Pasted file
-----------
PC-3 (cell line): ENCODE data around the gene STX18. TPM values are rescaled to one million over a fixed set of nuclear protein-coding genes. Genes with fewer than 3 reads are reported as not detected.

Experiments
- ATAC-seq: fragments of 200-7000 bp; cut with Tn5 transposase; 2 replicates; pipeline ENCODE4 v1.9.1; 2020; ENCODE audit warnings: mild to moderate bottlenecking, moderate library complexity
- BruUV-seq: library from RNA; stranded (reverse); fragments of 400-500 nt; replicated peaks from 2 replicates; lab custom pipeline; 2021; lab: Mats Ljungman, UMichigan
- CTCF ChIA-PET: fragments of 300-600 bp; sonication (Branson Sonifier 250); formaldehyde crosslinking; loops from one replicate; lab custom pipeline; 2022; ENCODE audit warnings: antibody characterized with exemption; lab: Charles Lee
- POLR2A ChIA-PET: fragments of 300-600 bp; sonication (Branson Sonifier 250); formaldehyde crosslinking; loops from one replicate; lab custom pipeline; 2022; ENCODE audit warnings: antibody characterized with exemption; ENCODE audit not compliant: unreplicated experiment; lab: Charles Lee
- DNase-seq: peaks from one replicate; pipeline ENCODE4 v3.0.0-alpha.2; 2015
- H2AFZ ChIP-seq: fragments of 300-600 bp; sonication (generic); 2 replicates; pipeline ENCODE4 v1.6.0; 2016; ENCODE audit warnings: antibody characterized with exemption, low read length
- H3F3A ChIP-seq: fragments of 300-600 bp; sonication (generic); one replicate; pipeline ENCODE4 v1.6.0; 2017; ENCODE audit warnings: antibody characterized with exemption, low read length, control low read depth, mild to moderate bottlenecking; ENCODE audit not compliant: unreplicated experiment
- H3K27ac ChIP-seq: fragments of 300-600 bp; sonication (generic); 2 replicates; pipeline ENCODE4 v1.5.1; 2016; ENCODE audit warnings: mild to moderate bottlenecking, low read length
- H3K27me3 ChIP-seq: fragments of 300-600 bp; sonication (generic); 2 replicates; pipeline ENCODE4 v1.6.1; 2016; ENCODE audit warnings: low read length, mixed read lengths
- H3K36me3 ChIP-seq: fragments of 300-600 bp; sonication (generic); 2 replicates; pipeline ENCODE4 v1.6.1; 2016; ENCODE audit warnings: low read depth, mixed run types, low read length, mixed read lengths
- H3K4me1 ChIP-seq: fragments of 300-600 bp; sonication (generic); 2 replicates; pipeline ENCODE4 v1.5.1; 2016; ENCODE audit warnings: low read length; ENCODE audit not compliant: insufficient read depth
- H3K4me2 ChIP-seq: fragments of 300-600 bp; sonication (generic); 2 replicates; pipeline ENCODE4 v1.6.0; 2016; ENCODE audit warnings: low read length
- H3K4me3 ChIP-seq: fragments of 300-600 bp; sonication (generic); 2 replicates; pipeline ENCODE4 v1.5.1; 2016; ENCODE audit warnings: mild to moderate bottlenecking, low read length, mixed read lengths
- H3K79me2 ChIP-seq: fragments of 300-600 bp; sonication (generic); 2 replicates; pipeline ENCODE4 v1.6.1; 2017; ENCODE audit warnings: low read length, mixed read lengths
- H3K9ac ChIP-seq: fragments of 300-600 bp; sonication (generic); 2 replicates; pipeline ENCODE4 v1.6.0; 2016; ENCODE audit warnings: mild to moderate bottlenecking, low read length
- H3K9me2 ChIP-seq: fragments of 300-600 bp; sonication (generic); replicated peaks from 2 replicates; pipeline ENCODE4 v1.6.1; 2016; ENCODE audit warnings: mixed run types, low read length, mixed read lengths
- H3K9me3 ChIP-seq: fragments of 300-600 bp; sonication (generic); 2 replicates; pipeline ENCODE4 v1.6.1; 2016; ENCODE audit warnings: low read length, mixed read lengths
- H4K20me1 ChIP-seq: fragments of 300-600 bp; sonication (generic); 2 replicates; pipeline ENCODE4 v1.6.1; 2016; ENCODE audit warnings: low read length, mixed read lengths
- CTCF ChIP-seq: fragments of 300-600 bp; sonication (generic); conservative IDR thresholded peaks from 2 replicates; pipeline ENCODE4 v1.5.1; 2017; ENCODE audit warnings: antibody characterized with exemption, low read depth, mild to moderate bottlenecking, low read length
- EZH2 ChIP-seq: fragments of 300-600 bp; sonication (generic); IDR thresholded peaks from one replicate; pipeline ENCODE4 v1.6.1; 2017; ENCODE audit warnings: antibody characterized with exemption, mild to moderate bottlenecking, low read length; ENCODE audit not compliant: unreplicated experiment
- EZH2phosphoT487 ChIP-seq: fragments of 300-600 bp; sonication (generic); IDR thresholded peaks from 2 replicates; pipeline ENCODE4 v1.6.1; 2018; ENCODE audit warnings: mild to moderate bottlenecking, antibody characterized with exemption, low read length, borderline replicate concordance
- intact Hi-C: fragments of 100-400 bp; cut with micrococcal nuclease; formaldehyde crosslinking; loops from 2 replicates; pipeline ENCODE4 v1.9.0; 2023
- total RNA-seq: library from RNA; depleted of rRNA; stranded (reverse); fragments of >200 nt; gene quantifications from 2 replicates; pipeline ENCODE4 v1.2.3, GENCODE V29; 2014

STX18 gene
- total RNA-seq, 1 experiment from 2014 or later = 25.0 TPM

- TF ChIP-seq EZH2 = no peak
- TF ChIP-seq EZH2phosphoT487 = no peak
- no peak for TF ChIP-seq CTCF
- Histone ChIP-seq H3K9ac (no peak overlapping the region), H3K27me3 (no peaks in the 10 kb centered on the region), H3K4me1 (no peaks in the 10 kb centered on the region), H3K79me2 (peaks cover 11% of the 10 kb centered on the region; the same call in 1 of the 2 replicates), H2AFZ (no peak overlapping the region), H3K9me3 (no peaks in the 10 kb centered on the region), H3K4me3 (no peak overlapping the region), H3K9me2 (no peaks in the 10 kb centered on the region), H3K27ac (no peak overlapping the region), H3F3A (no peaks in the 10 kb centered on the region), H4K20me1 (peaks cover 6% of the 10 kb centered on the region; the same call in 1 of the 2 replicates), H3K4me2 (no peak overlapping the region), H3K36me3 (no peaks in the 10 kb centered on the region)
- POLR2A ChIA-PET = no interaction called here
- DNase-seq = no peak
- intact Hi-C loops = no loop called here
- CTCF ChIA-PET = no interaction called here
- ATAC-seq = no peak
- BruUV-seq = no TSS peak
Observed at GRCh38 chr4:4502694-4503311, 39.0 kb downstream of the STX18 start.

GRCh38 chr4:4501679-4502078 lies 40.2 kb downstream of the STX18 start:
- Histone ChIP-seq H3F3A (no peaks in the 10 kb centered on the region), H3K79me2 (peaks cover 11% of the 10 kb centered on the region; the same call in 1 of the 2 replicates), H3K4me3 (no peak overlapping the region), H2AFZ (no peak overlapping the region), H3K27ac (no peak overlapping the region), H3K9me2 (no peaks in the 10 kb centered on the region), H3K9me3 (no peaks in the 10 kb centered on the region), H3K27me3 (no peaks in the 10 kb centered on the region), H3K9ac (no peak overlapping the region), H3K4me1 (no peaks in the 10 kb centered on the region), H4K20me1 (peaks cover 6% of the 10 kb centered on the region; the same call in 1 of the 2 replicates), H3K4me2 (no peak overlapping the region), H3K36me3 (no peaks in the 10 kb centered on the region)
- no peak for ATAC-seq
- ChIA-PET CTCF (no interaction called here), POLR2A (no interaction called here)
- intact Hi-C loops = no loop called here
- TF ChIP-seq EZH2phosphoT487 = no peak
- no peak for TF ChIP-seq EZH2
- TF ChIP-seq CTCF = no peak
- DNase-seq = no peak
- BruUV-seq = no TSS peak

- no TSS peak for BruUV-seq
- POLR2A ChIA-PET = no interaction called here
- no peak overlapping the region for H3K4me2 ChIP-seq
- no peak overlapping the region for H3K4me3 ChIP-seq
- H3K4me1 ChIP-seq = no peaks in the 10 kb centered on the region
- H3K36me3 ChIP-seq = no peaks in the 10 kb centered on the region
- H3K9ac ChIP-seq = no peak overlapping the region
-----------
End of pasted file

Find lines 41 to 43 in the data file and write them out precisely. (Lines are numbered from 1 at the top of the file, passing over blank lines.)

- no peak for ATAC-seq
- ChIA-PET CTCF (no interaction called here), POLR2A (no interaction called here)
- intact Hi-C loops = no loop called here